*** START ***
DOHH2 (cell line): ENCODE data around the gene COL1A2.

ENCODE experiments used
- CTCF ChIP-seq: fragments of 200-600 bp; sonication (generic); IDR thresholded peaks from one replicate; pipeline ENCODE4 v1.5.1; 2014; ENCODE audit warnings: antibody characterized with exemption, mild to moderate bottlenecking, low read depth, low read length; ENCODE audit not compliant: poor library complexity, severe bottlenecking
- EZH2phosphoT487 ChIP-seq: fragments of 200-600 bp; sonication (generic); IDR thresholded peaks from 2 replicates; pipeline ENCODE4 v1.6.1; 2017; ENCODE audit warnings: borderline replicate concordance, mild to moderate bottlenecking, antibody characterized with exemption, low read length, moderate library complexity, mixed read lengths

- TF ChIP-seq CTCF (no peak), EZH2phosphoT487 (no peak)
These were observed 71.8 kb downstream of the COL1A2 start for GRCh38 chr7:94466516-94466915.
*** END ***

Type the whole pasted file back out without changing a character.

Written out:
DOHH2 (cell line): ENCODE data around the gene COL1A2.

ENCODE experiments used
- CTCF ChIP-seq: fragments of 200-600 bp; sonication (generic); IDR thresholded peaks from one replicate; pipeline ENCODE4 v1.5.1; 2014; ENCODE audit warnings: antibody characterized with exemption, mild to moderate bottlenecking, low read depth, low read length; ENCODE audit not compliant: poor library complexity, severe bottlenecking
- EZH2phosphoT487 ChIP-seq: fragments of 200-600 bp; sonication (generic); IDR thresholded peaks from 2 replicates; pipeline ENCODE4 v1.6.1; 2017; ENCODE audit warnings: borderline replicate concordance, mild to moderate bottlenecking, antibody characterized with exemption, low read length, moderate library complexity, mixed read lengths

- TF ChIP-seq CTCF (no peak), EZH2phosphoT487 (no peak)
These were observed 71.8 kb downstream of the COL1A2 start for GRCh38 chr7:94466516-94466915.